Get Ready for an Underground Adventure in Lares!
They are running tours of this and other areas. Check them out!
Not that we are adrenaline junkies, but Ray and I have done a number of adventure tours here in Puerto Rico. While they are always fun, many of them are similar, and we like to try new things once in a while. So, whenever we see a new company, we check to see if they offer something different.
I was psyched when I found Puerto Rico Interior Tours. We took their tour that included hiking, cave exploration, rappelling, and ziplines, along with subterranean caverns, rivers and waterfalls. Located in the karst area of Lares, their playground is a large farm that has many caves, both above ground and underground. We knew it was a must-do experience.
An early start got us to the meeting point to meet our guides and the rest of the group. They lead us back to their base camp at La Jungla Cave Park. It is a nice private farm, with some gazebos, showers, restrooms, and even playground equipment for kids who are too young to go on the tour.
We geared-up at base camp with full gear — PFD, knee pads, gloves, helmets, and headlamps. We met our guides, Gabby, Alex and Jimmie, who gave us a briefing of the day’s activities. They knew in advance that English was our preferred language, so they made sure to have bi-lingual guides. They told us to expect to spend the first half of the trip wet and underground, and to expect the second half to start out wet, and then get dry once we got above ground.
After the briefing, we started off walking to the entrance to Cueva Encantada. This cave looks like most other caves until you get inside … it is has a river running through it. This was really neat, so we hopped in and, for the next hour and a half, we were thrilled with this beautiful subterranean experience.
The cave was pitch dark, except for our flashlights and headlamps. Most of the time we were walking in just ankle or knee-deep water. Occasionally, we needed to jump in and float/paddle. There were spots we had to climb up or down rocks, crawl through tight holes, and squeeze past rocks. It is truly beautiful in the cave. Some of the formations were huge and unique, and the guides pointed out the natural fauna in the cave, and shells left over from when cave was under the ocean. I think the whole group enjoyed this cave exploration immensely.
After we came out of the cave, we headed back to base camp for lunch and a short break. After lunch, we geared-up again, this time with the addition of a harness, and we hiked for a bit until we got to the sky light opening at the top of a cave. This is where we rappelled down into the unknown … into another cave with a stream running through it … so you drop into waist-deep water at the bottom of the rappel.
The rappel from the sky light to the water is about 70 feet, I would guess. Part of it was rappelling against the cave wall, part of it was free fall abseiling (no wall). Great fun! After everyone (who wanted to) rappelled, the group went through the rest of that cave. There is a small waterfall that we jumped from the top of into the river. Exhilarating!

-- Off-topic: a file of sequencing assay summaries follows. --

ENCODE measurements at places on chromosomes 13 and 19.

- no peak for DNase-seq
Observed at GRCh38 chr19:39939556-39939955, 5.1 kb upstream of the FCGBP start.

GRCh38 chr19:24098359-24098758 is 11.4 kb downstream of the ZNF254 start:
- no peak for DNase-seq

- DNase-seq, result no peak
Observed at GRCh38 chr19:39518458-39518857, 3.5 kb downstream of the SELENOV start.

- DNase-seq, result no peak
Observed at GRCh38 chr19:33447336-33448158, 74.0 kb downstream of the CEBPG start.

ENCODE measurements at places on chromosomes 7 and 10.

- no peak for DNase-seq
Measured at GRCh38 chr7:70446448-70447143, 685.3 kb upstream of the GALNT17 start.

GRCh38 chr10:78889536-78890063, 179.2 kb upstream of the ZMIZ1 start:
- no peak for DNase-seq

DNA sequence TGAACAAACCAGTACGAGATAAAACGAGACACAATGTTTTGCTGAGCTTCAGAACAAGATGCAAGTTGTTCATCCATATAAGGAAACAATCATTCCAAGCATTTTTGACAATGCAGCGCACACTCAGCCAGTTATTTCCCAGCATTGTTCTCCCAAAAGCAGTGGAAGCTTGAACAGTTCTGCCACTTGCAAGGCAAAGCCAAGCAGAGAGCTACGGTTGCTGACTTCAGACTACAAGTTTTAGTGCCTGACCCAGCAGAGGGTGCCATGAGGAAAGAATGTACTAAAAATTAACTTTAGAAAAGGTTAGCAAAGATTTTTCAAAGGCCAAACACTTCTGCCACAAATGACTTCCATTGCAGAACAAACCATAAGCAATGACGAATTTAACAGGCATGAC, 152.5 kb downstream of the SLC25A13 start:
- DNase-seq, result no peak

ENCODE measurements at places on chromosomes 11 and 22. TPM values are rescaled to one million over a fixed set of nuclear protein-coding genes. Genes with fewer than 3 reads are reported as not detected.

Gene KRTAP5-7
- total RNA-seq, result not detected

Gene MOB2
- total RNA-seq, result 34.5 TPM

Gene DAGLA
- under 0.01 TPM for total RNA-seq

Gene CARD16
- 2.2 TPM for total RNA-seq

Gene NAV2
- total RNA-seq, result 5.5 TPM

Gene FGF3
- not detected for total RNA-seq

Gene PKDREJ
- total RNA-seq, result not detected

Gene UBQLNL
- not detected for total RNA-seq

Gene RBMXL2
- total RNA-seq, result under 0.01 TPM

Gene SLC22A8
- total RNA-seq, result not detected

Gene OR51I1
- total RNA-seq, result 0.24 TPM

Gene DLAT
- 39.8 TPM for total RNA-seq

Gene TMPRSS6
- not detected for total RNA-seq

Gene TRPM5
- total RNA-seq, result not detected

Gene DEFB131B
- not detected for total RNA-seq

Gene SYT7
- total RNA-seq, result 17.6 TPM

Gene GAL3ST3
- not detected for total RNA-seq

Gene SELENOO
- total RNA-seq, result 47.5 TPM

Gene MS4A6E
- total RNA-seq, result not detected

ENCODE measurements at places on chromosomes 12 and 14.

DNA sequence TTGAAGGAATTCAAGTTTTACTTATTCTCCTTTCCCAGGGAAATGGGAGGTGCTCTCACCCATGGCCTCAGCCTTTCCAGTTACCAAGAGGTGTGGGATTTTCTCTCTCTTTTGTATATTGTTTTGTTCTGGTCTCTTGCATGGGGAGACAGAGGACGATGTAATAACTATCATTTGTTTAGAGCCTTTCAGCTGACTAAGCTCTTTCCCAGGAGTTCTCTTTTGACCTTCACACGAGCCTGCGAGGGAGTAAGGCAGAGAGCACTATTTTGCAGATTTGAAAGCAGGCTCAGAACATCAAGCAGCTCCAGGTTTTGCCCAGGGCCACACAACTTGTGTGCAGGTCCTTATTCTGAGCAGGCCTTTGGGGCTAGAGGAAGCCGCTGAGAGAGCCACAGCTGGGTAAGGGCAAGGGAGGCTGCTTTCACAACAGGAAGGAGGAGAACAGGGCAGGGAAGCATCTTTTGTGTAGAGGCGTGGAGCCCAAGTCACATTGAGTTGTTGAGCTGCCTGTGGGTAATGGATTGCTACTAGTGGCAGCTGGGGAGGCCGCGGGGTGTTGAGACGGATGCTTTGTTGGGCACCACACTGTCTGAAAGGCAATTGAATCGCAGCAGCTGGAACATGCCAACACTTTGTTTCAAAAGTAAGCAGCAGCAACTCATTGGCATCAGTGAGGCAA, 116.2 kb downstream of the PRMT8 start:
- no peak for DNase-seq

Once we exited that cave, the wet part of the tour ended. We hiked a bit and went into 2 more caves. One was dark and had tight spaces to crawl through, and an even darker history. The other was an open cave, we could walk through on our way, and this one had a happier history. Both interesting.
After the caves, we went on to the zip lines. When we did the tour, there was one zip line, which was fast and fun. Gabby said they are adding 4 more.
After the zip line, the trip was basically over, so we began the walk back to base camp. Along the way, Alex showed us a real treat — a mudslide, which I didn’t opt to do, but it was pretty funny to watch the people who tried it!
Gabby and his staff are very careful to ensure everyone’s safety. I was happy to find out they use ACCT standards. They have employees that are cave rescue instructors, and have all certifications and experience for your safety. You could opt out of things, like the rappel, waterfall jump, or zip line if you wanted.
One important thing to note about this trip is that much of it will be in dark, enclosed spaces, underground, and in water. It is not for the claustrophobic!
They offer other tours, and they can make personalized tours if you want to do something special (including camping).
They supply helmets, PFDs, kneepads, and gloves. You need to wear closed-toe shoes (sneakers or water shoes), and quick-dry clothes. Long sleeves and long pants are preferred. Tights or yoga pants under shorts work great. Minimum age for this tour is 10 years old.
The tour takes about 6 hours start to finish, not counting the drive there and back home. Pack a lunch, or have the guides order lunch for you (they ordered pizzas the day we went).
You can call Gabriel López at 787-487-7815, 787-405-0134, or 787-814-4456 for more information or to make a reservation.
You can check the Puerto Rico Interior Tours Facebook page for more information, or to send them a message.
They can offer photos of your trip. Take you own camera at your own risk. We recommend a waterproof/shockproof camera.
We are in the process of updating the maps we use on our web site. While we're working on that, you can click on the GPS coordinates below to view the location on Google Maps ...
- PR Interior Tours base camp: (18.299844, -66.842570)
PuertoRicoDayTrips.com assumes no responsibility regarding your safety when participating in the activities described in this article. Please use common sense! If your mother or that little voice in your head tells you that you are about to do something stupid … then don't do it!